This is a bit of lengthy post. But please read. It is worth your while.

I just read The Reader by Bernhard Schlink for a class I’ve been taking about the Holocaust. The plot as a whole is an interesting read, but I had to skip through some parts that are “morally devastating,” as critics call it. In the novel, an ex-concentration camp woman officer builds a relationship with a young boy, a few years after WWII. During the course of the relationship, the woman, Hannah, kept her past a secret. Their relationship established the young boy as a teacher because he frequently read to Hannah out loud. At the time, he thought his reading exercises were purely for her enjoyment.

After a few months, Hanna moves to another city, abandoning their relationship (and a job promotion that would have upgraded her from being a trolley conductor to trained driver). They reunite a few years later when the young man, now attending law school, must record every detail of a court case concerning the Auschwitz concentration camp. To his surprise, it is his old flame on trial for the acts she committed as a Nazi officer. Upon hearing witnesses claim that children in Auschwitz read out loud to Hanna before their deaths, the boy realizes that Hanna had been illiterate all her life. Not only did this explain the nature of the relationship they had, but also her decision to flee from her job promotion – it would have required her to be able to read the street signs.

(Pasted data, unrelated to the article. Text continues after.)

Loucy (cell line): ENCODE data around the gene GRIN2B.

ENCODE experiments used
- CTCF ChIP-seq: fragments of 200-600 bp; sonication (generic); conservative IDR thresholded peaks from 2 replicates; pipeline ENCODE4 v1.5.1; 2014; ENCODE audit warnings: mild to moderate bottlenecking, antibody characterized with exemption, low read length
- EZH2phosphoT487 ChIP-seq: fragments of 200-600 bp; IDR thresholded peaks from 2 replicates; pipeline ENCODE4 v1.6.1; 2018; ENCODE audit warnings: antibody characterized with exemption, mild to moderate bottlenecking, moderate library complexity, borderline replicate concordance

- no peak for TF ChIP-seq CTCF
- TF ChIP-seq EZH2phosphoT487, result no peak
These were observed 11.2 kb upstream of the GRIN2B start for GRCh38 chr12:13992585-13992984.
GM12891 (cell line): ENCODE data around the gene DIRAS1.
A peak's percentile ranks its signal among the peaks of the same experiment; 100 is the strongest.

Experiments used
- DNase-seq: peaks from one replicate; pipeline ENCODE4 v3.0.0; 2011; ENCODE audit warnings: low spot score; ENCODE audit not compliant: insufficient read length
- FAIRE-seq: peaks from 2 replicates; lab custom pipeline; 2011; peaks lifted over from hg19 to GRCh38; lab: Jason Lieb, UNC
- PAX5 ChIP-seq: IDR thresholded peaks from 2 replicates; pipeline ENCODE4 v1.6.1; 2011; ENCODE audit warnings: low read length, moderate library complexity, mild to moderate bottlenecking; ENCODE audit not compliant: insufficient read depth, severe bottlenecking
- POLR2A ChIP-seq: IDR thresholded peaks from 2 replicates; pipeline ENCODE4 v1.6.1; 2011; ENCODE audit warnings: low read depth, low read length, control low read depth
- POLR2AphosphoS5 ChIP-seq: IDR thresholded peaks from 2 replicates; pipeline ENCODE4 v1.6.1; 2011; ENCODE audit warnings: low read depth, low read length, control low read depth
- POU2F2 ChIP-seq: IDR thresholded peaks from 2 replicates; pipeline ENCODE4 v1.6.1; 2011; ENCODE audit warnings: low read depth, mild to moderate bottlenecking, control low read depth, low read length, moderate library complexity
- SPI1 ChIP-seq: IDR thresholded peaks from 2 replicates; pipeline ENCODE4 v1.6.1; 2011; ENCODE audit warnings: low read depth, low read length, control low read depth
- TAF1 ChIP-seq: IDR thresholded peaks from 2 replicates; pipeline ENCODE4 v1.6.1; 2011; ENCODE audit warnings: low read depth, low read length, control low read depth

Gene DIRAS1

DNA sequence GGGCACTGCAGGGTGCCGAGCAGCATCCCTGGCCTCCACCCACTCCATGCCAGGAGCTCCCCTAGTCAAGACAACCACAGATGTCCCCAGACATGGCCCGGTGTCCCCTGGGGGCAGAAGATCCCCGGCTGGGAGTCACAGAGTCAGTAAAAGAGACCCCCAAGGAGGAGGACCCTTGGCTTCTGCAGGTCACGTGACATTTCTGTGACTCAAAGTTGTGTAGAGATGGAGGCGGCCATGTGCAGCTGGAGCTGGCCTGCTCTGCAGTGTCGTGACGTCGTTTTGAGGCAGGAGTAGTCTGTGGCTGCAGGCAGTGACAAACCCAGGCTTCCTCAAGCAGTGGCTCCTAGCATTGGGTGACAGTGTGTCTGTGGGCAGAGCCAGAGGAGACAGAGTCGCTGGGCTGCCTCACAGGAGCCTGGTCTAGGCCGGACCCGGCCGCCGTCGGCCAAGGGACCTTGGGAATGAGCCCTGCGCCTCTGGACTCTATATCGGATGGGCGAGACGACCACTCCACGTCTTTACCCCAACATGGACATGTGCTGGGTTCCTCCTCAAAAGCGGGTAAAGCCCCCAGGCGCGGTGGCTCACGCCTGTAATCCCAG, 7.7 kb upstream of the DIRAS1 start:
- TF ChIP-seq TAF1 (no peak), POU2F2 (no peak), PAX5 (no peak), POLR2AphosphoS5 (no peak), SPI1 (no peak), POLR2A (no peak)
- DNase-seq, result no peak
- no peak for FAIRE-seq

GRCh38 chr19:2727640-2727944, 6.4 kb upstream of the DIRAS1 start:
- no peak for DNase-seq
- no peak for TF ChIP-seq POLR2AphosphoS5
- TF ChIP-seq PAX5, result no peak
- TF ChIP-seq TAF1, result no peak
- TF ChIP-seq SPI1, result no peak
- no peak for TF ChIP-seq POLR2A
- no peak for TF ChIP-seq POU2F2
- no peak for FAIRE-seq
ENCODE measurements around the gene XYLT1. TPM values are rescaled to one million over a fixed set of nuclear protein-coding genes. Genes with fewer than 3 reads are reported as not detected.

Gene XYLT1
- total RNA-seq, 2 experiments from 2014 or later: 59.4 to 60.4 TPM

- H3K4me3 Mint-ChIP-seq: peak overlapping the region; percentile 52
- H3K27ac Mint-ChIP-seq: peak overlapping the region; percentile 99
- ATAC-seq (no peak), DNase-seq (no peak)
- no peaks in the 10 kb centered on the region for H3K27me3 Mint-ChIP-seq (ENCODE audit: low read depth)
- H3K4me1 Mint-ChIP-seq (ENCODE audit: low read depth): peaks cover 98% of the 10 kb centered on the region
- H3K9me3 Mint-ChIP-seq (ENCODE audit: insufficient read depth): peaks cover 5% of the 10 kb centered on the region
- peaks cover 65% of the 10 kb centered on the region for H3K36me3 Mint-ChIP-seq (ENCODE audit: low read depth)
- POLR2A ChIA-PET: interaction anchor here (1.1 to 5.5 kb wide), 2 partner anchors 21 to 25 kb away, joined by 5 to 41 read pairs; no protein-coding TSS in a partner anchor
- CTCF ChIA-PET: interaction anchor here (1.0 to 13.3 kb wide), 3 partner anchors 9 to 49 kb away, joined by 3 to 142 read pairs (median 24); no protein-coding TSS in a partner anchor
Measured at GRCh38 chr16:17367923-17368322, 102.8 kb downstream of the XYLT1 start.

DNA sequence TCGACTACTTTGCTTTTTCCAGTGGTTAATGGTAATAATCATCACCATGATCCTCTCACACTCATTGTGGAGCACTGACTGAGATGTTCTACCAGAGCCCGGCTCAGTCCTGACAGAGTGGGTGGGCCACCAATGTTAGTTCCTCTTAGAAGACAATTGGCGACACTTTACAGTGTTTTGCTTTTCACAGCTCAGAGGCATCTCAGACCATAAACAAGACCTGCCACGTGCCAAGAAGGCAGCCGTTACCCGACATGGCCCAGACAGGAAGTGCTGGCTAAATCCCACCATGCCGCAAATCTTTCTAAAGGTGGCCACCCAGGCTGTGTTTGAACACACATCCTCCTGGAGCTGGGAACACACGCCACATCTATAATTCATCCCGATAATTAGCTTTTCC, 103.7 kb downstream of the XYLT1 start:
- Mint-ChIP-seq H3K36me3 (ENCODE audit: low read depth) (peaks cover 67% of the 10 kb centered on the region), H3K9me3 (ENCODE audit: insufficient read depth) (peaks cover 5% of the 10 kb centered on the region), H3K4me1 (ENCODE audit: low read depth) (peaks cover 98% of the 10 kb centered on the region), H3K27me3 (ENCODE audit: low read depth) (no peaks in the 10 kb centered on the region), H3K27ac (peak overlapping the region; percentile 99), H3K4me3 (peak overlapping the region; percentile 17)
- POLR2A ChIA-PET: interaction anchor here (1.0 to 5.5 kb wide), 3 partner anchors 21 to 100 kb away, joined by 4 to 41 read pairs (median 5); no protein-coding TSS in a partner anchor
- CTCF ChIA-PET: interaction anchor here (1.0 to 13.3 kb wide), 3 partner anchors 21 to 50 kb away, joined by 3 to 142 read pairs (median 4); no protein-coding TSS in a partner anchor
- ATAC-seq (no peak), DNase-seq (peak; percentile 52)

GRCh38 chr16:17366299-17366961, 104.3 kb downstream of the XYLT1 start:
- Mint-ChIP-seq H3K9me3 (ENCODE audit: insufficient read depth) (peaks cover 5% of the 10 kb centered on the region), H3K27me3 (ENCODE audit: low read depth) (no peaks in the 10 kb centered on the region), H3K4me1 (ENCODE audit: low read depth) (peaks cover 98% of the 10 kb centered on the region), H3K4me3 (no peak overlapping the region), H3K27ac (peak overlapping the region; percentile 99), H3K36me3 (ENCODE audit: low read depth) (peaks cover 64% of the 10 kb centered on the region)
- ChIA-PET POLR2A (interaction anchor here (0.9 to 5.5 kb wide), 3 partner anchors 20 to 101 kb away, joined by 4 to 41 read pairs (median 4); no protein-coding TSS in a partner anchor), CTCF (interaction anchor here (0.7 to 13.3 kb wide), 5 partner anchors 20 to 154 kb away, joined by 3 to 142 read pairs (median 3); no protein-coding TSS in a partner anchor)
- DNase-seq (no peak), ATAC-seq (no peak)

As Hanna ages in prison, the man, now in his forties learns that she can finally read and write. Though he is filled with joy and jubilation for her, the news sparks a sobering moment. He writes:

I looked at Hanna’s handwriting and saw how much energy and struggle the writing had cost her…I was sorry for her delayed and failed life, sorry for the delays and failures of life in general. I thought if the right time gets missed, if one has refused something for too long, it’s too late, even if it is finally tacked with energy and received with joy.

While I do not write about this book to condone the relationship between the woman and boy I think there is something significant to be learned from it: The importance of doing what we are supposed to do with our lives at the right time. This has been on mind a lot lately, since I will be graduating from school very soon, and need to make choices as I design my life. My hope is that I do everything I am supposed to at its appointed moment, with no delay – because  a tragic life is one that never realizes the purpose for which it was created.

However, I find hope in Paul’s prayer:

I pray also that they eyes of your heart may be enlightened in order that you may know and understand the hope to which he has called you, and how rich is His glorious inheritance in the saints (His set-apart ones) Ephesians 1:18








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